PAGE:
Pavol Visnovsky opened his maroni stall in the mid-eighties. Today, it is run by his daughter Anna Otz and her partner Severin Rutishauser – to the delight of their regulars, some of whom buy a bag of hot chestnuts every single day.
As soon as the days start drawing in, the maroni stalls of Zurich open up. Some have stood in the same spot for years, such as the stall between Coop City and the watch shop on Bellevueplatz. Pavol Visnovsky began roasting chestnuts here in the autumn of 1985. His daughter, Anna Otz, comments: ‘Even when I was a child, I thought: when I grow up I want to do that too.’
Now Severin and Anna are their own bosses.
Pavol died suddenly in 2018: ‘We had to make a fast decision about whether to continue with the stall.’ Until then, Anna and her partner Severin Rutishauser had just helped out at weekends. But after Pavol’s death, the couple decided to quit their desk jobs.
‘Of course, it was a big change, but I have never regretted our decision,’ says Severin. Anna adds: ‘I just wish we’d done it much earlier.’ She likes being her own boss.
Anna and Severin work on the maroni stall from October to March. Then they enjoy the summer in their ‘rustico’, a simple cottage in Ticino. ‘It’s pretty much a dream job – even though the days are long and tiring,’ says Anna. But she knows most people see it differently. ‘Chestnut roasters aren’t generally held in high esteem.’
The chestnuts grow in a forest in Italy.
There’s no official training to become a chestnut roaster: ‘Most people just take over the family stall,’ says Anna. She and Severin learned the art of chestnut roasting from Pavol Visnovsky, including how to cut them properly. ‘Many of our competitors order their nuts pre-cut by machines,’ says Anna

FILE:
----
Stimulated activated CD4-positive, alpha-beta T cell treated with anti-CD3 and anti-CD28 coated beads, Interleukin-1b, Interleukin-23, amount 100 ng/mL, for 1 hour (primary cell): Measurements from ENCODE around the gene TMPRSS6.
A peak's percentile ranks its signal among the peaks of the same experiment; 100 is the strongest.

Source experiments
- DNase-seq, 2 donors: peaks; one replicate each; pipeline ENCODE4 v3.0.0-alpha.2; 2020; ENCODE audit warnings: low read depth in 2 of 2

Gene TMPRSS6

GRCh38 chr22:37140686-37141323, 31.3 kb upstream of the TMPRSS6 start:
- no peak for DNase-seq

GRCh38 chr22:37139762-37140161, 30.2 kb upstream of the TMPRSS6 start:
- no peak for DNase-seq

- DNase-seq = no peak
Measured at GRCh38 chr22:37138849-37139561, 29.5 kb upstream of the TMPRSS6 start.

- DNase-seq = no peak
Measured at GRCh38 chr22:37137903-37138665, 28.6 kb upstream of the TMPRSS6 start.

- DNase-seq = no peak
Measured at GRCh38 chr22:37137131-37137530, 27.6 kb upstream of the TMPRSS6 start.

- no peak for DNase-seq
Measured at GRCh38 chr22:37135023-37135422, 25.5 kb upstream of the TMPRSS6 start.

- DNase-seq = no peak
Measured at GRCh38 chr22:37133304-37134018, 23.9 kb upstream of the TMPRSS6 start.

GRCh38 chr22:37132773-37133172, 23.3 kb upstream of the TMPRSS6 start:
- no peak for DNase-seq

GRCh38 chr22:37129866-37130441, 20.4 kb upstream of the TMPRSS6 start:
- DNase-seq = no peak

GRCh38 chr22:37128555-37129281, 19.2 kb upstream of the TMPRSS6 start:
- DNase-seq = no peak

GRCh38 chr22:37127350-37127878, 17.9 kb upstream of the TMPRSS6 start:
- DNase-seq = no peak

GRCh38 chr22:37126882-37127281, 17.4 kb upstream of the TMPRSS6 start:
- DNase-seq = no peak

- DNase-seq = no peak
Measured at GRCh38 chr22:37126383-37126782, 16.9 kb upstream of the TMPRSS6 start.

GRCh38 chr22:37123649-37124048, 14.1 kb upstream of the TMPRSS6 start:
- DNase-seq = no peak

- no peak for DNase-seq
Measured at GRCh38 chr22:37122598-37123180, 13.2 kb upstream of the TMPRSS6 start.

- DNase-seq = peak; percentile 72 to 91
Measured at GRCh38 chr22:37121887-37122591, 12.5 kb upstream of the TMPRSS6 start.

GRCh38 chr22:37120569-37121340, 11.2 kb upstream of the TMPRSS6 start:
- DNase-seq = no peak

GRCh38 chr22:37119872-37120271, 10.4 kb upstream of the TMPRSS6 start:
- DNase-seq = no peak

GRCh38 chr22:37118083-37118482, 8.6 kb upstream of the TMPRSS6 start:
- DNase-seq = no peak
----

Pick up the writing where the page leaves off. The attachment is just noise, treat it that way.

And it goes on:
But this makes them more difficult to peel. ‘When you cut them by hand, the cuts are more even and spread across the whole “belly” of the chestnut.’ Unlike most maroni sellers in Zurich, the couple buy their chestnuts directly from Italy rather than through a middleman: ‘We have visited the forest near Bologna,’ says Severin.
Chestnuts make the perfect snack.
The couple sell up to 50 kilos of chestnuts a day, mainly at lunchtime and in the evenings. ‘Some customers in their seventies have been shopping with us since the early days,’ says Anna. But younger customers love maroni too: ‘At the moment our two best customers are two-and-a-half and 18 months old!’ says Anna with a laugh. Some of the little ones love the stall so much that they make thank-you cards: ‘Most children love chestnuts,’ says Severin. They are extremely healthy: ‘They make the perfect snack because they’re packed with vitamins and nutrients.’ Every day, he and Anna eat 200 grams of chestnuts each: ‘We’re always sampling them.’
You can also buy raw chestnuts at Bellevue Marroni. ‘They’re easy to roast in the oven,’ says Anna. ‘But one thing is important – never cut the chestnuts crosswise!’ There’s also no need to add extra liquid: ‘On the stall we never add water to the pans.’